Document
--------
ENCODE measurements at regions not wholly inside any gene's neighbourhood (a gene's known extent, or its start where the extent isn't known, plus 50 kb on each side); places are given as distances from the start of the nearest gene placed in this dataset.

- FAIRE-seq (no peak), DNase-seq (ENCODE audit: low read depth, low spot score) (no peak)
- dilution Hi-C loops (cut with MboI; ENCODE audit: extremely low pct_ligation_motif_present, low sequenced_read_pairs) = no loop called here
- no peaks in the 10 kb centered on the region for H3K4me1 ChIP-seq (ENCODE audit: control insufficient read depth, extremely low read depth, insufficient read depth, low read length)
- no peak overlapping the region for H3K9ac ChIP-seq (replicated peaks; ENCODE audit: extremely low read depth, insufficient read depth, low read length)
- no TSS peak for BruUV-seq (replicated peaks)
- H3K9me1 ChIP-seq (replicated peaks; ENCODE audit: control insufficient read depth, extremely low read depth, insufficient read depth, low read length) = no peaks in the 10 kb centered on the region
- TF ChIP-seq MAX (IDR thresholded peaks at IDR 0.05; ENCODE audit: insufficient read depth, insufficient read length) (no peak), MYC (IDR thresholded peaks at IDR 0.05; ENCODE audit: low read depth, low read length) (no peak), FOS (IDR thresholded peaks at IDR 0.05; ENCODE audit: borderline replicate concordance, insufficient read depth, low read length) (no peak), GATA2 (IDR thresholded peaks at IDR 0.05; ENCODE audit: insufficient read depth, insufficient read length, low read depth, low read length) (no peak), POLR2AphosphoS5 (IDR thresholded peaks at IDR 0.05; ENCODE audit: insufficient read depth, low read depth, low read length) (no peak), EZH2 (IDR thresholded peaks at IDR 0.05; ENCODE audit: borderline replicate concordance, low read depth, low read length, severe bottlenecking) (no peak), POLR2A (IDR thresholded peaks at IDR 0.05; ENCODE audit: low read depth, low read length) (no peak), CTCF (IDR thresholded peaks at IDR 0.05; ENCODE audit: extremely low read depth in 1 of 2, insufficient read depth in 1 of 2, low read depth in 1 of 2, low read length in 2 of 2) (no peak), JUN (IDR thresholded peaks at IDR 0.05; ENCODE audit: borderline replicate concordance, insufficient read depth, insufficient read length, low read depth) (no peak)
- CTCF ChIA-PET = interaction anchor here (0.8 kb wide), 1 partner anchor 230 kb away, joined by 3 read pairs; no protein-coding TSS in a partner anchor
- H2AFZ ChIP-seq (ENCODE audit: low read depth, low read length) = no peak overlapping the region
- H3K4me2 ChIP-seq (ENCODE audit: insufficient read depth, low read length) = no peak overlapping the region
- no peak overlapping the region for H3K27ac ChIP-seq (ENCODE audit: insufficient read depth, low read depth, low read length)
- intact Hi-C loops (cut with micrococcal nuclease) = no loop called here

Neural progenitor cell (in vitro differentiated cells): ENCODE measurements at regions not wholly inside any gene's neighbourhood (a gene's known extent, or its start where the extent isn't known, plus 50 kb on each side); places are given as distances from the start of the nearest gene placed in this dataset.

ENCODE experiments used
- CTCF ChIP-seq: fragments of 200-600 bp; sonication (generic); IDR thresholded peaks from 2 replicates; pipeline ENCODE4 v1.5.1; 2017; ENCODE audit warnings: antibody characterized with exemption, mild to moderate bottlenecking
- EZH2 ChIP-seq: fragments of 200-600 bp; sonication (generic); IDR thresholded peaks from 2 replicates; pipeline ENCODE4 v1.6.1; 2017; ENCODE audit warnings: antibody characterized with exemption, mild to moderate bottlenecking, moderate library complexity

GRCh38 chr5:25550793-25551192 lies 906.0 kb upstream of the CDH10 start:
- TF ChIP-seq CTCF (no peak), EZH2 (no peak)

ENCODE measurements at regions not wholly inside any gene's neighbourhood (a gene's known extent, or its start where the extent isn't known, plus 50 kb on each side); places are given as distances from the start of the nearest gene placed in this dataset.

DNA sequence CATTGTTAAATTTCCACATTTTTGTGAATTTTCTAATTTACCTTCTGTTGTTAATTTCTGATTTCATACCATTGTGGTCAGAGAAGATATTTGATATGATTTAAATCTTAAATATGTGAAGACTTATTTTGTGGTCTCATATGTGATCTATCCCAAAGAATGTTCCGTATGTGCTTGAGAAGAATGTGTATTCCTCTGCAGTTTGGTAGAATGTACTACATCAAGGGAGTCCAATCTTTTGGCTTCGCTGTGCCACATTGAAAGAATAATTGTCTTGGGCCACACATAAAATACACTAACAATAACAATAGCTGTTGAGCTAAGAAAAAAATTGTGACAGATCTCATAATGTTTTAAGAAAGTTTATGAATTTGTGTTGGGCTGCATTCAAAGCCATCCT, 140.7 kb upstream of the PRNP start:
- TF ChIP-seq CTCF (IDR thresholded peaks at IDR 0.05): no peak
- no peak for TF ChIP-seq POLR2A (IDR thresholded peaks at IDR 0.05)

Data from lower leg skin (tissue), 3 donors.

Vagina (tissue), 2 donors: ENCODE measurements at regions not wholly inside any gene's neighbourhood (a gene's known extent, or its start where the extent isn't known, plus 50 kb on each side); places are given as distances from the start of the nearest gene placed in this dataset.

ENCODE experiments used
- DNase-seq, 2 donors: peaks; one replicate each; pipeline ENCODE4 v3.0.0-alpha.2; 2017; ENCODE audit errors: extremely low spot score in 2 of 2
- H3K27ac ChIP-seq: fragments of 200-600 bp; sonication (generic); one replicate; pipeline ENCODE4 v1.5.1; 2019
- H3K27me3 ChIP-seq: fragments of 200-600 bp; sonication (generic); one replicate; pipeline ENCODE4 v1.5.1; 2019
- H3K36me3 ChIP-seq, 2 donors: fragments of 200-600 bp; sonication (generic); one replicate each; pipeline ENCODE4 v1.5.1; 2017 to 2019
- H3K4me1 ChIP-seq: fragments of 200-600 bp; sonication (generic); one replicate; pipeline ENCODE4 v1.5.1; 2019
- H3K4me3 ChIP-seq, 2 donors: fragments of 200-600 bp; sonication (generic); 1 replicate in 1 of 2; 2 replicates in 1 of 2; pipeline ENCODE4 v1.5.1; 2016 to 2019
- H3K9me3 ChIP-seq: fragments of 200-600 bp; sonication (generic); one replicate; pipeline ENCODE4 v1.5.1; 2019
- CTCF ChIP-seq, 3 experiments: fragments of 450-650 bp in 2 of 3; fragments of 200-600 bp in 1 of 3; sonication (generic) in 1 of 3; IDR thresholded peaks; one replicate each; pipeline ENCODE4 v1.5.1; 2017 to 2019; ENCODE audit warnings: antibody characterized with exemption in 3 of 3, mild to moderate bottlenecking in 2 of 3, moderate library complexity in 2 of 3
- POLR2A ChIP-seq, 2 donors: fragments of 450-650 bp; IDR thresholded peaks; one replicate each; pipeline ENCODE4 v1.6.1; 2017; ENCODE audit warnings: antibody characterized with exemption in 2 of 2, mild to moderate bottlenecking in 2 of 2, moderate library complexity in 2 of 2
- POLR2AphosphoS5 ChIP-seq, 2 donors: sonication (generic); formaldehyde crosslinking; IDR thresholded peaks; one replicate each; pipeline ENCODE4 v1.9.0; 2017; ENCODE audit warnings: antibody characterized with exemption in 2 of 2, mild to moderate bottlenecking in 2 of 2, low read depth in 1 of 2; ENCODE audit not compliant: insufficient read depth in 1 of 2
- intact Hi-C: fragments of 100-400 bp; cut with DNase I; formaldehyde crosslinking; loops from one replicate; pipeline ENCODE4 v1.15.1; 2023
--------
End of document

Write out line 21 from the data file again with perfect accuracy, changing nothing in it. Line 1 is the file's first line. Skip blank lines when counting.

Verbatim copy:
DNA sequence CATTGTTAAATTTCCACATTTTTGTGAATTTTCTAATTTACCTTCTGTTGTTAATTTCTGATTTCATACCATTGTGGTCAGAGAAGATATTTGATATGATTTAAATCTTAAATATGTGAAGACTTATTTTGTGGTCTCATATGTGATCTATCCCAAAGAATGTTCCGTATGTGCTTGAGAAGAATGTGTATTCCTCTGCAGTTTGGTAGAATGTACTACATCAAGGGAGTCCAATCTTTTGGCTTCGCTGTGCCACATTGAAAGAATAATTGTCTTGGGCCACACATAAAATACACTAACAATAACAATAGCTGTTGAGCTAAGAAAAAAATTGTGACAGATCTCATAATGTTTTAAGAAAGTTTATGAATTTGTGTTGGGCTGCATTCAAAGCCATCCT, 140.7 kb upstream of the PRNP start: